Can the bag itself influence the final result?
So far I made steaks from two different Picanha cuts (both were well marbled but one less than the other) and cooked them the same way (2 hours at 57C), however the first batch was cooked in a cast iron pan and the other one was torched.
The steaks cooked in the cast iron (1 minute per side) were perfect inside and tremendously juicy, basically they were the same if not more juicy than reverse seared steaks (in the oven finished in the pan), and the steaks which I finished with the torch were perfect too inside but the juice quantity was dramatically lower and I could feel that the meat was more dry but still very flavourful and tender.
The same happened with Chuck Roll steaks that I cooked 24 hours and then torched, they were tenderised but the juice wasn’t there, and I’m under the impression that it’s the same for the burgers and the chicken I made subsequently. It was in the bags!
Notice that the beef steaks weren’t salted, I cook them unseasoned and sprinkle salt flakes on the slices as I eat them, however chicken and other proteins are always seasoned.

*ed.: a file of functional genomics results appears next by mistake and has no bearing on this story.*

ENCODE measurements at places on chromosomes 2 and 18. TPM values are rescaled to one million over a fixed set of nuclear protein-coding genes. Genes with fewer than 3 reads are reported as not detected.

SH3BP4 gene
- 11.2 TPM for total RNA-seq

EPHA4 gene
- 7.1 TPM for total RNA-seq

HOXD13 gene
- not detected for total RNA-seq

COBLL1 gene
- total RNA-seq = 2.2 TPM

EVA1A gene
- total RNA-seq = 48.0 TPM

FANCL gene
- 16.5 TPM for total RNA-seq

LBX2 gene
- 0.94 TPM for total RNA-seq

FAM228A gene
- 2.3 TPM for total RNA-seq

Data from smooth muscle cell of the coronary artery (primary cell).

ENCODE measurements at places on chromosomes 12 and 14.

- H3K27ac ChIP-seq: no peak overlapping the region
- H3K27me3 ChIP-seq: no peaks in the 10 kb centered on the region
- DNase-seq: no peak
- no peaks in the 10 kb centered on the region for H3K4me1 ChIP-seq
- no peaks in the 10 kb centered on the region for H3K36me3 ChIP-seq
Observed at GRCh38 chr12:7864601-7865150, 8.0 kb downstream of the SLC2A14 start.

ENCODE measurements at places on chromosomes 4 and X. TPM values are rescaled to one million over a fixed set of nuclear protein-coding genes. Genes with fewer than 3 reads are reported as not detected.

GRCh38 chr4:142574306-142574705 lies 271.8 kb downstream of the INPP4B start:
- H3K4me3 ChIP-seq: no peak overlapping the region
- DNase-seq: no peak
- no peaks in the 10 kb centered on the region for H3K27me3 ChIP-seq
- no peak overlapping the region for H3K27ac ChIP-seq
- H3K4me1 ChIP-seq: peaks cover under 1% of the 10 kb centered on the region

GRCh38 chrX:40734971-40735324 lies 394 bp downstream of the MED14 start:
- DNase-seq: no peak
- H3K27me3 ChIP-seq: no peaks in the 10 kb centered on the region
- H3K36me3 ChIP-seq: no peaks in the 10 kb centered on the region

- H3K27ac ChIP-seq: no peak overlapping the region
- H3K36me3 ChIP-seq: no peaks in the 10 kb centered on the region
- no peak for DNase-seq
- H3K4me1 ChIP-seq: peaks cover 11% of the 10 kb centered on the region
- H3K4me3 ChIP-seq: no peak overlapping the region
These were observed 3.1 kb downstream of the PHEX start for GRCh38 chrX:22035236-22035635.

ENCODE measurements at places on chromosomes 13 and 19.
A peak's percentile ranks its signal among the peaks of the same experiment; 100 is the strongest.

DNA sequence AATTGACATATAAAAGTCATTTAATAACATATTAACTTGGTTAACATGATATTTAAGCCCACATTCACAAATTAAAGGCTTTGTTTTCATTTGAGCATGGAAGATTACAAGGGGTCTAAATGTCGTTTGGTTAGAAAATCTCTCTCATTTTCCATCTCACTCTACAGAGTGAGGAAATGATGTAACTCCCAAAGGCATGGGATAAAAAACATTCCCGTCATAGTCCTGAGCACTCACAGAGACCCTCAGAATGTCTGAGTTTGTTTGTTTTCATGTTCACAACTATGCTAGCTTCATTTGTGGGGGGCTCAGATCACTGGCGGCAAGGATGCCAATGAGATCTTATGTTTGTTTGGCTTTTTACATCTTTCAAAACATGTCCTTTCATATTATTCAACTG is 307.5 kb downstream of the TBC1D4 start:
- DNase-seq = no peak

My first thought was that MAYBE the steaks, that I didn’t make rest more than 2-3 minutes after the pan sear, released the juices in my plate because the muscle fibres were contracted but it doesn’t seem probable considered that they were stabilised in temperature from the sous vide bath.
Then I thought that maybe the food in my bags is not vacuum sealed in an ideal way, maybe my machine (which is something very basic) simply doesn’t suck all the air and the liquids in the bag can escape more easily. I don’t know.
Could the latter be a realistic explanation?
It’s an entry level “Amazon best seller product with tons of fake 5 stars reviews” that I paid 49€, so 1/3 of a good semi pro vacuum sealer with dual suction pumps and pulse vacuum + various strength and food settings.